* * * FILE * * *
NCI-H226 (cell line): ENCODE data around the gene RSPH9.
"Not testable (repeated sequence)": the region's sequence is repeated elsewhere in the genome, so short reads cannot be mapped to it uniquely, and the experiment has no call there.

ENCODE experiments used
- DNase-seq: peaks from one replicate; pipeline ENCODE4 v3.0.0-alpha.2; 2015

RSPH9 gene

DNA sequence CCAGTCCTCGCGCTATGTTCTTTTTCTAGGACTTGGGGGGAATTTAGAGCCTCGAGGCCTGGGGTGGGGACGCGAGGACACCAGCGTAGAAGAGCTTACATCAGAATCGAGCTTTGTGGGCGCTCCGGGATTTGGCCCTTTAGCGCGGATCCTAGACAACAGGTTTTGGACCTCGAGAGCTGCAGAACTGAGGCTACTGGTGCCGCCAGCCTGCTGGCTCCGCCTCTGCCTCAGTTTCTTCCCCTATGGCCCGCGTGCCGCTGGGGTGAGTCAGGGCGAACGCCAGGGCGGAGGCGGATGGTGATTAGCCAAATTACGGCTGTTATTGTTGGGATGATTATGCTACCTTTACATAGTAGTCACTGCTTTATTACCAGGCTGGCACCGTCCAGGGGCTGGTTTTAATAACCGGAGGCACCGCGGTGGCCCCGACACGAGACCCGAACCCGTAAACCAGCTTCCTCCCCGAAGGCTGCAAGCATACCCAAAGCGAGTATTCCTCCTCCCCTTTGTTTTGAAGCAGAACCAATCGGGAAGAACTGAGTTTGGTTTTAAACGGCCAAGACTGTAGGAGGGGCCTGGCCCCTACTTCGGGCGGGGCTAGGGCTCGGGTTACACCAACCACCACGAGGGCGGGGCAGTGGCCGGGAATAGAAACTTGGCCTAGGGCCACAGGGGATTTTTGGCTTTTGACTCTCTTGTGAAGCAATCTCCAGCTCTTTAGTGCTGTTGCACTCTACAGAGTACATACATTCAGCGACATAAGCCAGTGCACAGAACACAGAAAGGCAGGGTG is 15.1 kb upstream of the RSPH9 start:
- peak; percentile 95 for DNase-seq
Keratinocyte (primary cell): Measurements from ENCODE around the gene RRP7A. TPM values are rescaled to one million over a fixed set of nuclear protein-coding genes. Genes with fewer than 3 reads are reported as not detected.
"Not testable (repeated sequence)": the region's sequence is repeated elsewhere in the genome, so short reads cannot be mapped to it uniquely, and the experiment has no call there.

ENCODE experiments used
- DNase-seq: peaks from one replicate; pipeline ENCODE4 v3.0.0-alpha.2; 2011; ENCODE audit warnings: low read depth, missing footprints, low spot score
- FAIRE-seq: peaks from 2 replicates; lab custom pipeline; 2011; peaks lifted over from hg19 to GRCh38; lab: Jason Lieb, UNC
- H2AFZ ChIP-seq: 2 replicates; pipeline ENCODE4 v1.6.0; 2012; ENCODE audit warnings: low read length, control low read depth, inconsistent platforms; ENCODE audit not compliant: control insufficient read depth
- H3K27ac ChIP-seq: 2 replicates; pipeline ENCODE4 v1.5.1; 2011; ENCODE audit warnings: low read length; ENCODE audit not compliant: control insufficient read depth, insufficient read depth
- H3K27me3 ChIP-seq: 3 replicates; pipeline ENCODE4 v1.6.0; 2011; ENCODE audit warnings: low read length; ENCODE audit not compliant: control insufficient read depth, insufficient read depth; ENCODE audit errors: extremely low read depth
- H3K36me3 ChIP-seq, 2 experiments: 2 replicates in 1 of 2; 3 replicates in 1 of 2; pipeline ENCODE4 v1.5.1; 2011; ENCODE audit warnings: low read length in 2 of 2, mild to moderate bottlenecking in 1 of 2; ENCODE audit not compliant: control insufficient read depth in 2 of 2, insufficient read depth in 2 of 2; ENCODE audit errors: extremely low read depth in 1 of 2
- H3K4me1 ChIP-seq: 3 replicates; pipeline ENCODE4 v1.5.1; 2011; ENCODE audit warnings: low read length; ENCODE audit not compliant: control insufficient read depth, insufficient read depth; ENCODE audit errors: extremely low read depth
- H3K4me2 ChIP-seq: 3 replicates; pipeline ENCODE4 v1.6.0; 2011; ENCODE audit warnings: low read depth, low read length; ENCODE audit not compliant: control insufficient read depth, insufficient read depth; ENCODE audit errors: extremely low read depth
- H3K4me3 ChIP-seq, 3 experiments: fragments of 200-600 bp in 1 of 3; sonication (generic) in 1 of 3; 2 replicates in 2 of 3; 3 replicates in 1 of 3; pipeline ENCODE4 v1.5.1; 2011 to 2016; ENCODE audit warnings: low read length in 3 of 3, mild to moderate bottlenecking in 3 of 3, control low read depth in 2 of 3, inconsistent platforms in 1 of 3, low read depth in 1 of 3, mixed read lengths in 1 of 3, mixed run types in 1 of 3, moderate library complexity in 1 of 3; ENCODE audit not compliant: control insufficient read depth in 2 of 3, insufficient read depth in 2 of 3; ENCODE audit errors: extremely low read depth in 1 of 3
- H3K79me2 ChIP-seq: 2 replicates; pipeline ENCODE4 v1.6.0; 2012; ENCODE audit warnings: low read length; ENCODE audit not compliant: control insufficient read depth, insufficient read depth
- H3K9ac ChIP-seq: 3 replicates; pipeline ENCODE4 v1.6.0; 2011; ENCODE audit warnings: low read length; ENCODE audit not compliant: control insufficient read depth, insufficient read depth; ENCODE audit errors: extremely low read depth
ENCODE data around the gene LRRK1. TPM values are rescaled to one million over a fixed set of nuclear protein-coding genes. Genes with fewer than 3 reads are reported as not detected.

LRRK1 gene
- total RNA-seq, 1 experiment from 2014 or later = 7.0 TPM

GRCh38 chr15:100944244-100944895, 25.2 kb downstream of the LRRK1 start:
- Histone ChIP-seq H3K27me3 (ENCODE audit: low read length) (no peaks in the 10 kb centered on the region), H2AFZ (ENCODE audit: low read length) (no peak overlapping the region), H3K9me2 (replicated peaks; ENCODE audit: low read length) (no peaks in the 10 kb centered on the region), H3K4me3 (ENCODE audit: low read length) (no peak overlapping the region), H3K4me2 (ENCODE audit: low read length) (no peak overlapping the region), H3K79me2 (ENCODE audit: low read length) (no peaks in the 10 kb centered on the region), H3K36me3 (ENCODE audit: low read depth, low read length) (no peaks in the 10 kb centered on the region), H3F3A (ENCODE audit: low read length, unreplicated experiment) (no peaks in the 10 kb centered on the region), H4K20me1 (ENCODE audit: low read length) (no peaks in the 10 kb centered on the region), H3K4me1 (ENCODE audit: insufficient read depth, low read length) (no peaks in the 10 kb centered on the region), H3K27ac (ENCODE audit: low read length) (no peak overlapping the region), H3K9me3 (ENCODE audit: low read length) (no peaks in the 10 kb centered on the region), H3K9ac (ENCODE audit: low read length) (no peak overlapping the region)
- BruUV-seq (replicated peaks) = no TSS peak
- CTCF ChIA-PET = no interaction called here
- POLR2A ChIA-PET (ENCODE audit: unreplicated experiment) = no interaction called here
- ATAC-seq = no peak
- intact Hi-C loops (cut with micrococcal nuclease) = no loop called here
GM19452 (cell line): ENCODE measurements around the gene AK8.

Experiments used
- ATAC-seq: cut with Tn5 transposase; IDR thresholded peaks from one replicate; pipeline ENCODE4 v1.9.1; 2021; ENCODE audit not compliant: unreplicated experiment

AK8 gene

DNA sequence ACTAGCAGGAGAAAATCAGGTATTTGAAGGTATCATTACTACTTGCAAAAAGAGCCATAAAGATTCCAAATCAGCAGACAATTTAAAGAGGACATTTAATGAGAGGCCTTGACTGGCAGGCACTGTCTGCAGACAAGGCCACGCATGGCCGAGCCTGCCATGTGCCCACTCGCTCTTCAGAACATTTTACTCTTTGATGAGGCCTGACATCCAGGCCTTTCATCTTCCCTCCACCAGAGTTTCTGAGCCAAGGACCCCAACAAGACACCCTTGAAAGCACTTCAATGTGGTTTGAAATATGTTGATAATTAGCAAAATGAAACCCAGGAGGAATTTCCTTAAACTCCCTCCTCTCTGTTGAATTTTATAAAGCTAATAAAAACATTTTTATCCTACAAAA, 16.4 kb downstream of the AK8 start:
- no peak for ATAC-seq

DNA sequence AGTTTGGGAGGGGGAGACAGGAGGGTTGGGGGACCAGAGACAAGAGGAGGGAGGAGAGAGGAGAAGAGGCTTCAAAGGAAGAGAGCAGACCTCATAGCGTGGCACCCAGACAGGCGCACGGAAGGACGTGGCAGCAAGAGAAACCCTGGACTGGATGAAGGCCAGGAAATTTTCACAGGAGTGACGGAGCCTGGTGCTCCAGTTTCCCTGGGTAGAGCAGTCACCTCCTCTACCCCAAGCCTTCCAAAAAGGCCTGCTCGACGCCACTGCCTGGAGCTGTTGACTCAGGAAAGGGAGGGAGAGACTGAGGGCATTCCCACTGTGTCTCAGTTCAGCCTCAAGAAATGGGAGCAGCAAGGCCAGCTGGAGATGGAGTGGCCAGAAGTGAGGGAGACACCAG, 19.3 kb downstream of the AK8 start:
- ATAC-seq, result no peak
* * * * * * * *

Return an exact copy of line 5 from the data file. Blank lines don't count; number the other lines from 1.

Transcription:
RSPH9 gene